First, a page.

The government shutdown is hardly news at this point, and has directly impacted at least 800,000 government workers who have been furloughed. It has also impacted a lot of businesses frequented by those workers.
While the full economic impact of the shutdown is still unknown, some nonprofits are directly feeling the effects. Federal agencies, including NIH and NSF, have suspended their grantmaking programs for the duration of the shutdown. While some nonprofits had already received grant allocations for the year from those agencies before October 1, some hadn't, and it's unclear what the impact of delayed funding cycles will be going forward, even once the government has reopened for business.
So what can grantseekers learn from the government shutdown?
- Diversify your funding sources. As we've written about before, relying too heavily on a given funding source (whether a single funder, or a single type of funder) can be risky for nonprofits. If your organization has historically relied heavily on government grants, start building relationships with private foundations and corporate giving programs. Connect with the community foundation in your area. Think about adding individual donors and fees for service (if your organization provides services for which you can charge) to your sources of funding. Your organization may not be directly impacted by the shutdown (and I hope it isn't), but it's never a wrong time to think about diversifying your funding sources.
- Have a plan B. While your organization will hopefully never be in a position where a major funding source disappears overnight, it's always good to have a plan B. When crafting your grantseeking strategy for the year, chart out how much money your organization needs from grants (versus other funding sources) to support your programs, which past funders you expect to support your organization again, which new funders you plan to approach, and the expected grant amounts from each. Then think through what will happen if some of the grants you think are sure things don't come through. Sometimes foundation priorities change, economic conditions shift and diminish foundation assets, or something happens like a government shutdown. Knowing where you'll be able to make up any shortfall is critical. And raising more money than oyou need is also a good thing. You can always put additional money raised into a reserve fund (though be careful if any of the grants awarded are restricted) or offer more programs and services with the additional funds.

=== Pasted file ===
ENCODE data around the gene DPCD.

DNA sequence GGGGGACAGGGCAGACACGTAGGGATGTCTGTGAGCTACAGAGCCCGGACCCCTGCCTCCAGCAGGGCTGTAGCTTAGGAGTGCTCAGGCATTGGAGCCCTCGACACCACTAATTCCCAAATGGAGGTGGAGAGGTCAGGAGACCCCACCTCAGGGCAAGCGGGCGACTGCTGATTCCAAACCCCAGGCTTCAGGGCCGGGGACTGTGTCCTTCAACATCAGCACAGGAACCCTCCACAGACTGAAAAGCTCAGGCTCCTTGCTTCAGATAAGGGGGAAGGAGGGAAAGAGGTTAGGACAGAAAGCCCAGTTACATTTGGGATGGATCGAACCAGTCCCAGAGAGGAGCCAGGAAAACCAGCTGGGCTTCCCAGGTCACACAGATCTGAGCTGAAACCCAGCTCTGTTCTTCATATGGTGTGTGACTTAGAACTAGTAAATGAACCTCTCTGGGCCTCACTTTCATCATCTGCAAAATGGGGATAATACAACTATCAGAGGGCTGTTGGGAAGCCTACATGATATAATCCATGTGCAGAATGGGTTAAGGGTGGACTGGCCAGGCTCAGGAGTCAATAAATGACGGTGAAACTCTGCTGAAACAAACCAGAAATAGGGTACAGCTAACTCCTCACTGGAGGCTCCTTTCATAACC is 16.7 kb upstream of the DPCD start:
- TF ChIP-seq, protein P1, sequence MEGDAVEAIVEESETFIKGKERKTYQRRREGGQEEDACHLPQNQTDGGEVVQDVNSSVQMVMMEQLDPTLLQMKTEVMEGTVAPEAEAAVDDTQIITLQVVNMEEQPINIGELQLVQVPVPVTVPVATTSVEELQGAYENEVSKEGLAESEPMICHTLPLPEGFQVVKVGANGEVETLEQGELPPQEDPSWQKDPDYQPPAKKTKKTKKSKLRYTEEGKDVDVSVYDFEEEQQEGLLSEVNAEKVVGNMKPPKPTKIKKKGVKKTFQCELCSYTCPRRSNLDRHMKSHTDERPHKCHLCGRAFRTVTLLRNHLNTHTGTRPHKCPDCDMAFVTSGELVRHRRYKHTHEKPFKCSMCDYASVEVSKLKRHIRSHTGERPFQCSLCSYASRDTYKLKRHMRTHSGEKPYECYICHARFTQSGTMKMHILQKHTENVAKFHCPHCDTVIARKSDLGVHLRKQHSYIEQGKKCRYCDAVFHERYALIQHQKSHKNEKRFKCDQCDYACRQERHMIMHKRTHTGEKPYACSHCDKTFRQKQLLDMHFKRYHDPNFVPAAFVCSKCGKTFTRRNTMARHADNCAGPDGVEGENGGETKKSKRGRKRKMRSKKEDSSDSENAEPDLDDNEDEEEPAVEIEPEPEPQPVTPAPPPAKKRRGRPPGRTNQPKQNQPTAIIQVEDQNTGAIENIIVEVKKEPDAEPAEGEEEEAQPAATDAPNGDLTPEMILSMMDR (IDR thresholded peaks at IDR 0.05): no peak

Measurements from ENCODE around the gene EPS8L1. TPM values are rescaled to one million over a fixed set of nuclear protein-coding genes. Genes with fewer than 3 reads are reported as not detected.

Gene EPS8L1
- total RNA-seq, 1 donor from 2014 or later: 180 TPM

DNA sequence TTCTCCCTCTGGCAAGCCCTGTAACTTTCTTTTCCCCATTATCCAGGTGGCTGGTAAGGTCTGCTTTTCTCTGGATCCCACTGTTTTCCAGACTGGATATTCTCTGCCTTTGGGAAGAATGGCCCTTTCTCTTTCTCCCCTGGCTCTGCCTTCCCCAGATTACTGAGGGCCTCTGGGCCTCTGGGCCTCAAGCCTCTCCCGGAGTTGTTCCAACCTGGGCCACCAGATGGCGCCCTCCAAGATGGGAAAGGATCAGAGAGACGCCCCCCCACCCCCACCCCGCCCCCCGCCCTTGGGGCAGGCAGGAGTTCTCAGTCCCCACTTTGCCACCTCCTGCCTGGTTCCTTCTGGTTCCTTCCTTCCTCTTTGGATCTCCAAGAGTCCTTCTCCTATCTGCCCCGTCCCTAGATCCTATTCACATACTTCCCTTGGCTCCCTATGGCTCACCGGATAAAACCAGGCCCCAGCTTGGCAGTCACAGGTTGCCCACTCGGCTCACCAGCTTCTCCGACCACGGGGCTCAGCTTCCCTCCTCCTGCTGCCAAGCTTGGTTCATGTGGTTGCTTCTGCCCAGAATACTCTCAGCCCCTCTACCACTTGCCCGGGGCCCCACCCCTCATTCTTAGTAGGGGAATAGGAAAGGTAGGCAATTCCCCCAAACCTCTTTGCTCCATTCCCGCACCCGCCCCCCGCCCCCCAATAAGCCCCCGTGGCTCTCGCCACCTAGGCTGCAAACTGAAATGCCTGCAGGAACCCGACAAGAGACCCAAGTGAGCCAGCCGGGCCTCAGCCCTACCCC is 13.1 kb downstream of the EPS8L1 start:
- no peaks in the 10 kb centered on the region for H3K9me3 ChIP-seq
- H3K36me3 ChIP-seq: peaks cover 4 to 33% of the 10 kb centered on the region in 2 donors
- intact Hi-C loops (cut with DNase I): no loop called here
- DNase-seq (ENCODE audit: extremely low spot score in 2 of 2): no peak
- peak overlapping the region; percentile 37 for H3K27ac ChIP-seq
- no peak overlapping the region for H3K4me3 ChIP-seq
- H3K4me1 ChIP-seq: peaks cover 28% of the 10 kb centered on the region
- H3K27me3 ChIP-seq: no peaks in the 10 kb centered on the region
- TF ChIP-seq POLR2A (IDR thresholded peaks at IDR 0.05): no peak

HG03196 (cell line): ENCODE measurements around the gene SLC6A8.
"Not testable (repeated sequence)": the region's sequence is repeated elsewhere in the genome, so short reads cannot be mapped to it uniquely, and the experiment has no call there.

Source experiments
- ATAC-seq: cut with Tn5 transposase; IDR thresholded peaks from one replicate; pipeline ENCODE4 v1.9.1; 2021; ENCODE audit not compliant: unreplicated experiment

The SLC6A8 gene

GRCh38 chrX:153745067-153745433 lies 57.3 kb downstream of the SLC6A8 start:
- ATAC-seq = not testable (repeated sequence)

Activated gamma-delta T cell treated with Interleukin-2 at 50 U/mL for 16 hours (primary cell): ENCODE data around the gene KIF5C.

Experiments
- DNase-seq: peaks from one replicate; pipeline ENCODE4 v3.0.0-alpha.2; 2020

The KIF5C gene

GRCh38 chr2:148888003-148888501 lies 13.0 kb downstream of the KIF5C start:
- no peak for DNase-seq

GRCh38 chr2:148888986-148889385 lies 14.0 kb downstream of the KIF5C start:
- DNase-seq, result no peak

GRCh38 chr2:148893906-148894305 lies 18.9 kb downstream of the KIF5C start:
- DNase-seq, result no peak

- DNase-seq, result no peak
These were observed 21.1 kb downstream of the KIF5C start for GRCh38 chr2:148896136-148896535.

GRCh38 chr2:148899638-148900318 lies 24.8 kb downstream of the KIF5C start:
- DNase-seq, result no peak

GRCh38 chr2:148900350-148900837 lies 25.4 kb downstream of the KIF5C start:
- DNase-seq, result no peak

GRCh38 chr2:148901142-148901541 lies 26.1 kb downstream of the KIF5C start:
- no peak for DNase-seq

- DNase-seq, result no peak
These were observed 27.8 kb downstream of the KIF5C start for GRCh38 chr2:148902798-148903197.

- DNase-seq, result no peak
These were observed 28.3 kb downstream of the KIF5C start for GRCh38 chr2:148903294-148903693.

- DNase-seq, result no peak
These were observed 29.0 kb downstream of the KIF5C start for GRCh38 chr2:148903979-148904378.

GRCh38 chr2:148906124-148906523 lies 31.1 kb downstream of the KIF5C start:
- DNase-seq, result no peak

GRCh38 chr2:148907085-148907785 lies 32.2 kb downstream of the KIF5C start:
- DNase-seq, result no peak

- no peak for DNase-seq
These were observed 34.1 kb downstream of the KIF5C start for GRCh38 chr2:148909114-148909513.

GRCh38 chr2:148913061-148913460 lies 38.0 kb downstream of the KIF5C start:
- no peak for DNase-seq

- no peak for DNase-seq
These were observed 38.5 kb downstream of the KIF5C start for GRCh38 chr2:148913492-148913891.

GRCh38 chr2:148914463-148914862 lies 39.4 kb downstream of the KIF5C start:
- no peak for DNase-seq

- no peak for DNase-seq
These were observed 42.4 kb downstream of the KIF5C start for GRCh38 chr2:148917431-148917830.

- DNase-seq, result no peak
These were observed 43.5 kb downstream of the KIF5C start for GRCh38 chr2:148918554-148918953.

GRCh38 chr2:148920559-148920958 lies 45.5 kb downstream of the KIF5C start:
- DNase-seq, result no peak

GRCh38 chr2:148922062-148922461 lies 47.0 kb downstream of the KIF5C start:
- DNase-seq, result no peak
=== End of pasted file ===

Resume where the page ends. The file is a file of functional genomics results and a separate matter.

- Store your grant information online. What would happen if you were unable to access your organization's office for several days - or several weeks? Would you miss a grant proposal deadline? Or a grant report deadline? How would that impact your grantseeking for the year? How would it impact your relationship with your funders? By storing all of your grant-related information online, in a system like PhilanTrack, you can access your grant information and write your proposals and reports anywhere, at any time, to ensure that you're able to keep your grantseeking going, even if there are unexpected events that prevent you from accessing physical files in your organization's office.
Photo credit: adapted from http://www.flickr.com/photos/bcostin/3449288718/